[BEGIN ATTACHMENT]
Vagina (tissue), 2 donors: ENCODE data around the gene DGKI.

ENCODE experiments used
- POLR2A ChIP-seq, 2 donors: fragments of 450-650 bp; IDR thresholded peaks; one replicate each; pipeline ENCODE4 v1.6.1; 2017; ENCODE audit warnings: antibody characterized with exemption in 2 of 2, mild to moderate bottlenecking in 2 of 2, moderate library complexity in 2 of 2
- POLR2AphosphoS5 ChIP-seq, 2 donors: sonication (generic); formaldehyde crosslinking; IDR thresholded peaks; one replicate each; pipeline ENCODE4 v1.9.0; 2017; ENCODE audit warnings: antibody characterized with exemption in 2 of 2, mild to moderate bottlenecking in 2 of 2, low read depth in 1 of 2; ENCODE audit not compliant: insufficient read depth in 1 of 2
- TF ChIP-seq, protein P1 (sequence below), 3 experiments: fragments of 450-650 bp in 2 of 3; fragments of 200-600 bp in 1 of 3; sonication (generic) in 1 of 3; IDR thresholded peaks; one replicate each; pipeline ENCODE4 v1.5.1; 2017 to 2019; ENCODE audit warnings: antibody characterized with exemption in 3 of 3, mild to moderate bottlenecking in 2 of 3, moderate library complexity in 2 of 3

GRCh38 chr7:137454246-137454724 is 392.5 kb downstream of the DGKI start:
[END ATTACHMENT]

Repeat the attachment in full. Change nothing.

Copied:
Vagina (tissue), 2 donors: ENCODE data around the gene DGKI.

ENCODE experiments used
- POLR2A ChIP-seq, 2 donors: fragments of 450-650 bp; IDR thresholded peaks; one replicate each; pipeline ENCODE4 v1.6.1; 2017; ENCODE audit warnings: antibody characterized with exemption in 2 of 2, mild to moderate bottlenecking in 2 of 2, moderate library complexity in 2 of 2
- POLR2AphosphoS5 ChIP-seq, 2 donors: sonication (generic); formaldehyde crosslinking; IDR thresholded peaks; one replicate each; pipeline ENCODE4 v1.9.0; 2017; ENCODE audit warnings: antibody characterized with exemption in 2 of 2, mild to moderate bottlenecking in 2 of 2, low read depth in 1 of 2; ENCODE audit not compliant: insufficient read depth in 1 of 2
- TF ChIP-seq, protein P1 (sequence below), 3 experiments: fragments of 450-650 bp in 2 of 3; fragments of 200-600 bp in 1 of 3; sonication (generic) in 1 of 3; IDR thresholded peaks; one replicate each; pipeline ENCODE4 v1.5.1; 2017 to 2019; ENCODE audit warnings: antibody characterized with exemption in 3 of 3, mild to moderate bottlenecking in 2 of 3, moderate library complexity in 2 of 3

GRCh38 chr7:137454246-137454724 is 392.5 kb downstream of the DGKI start: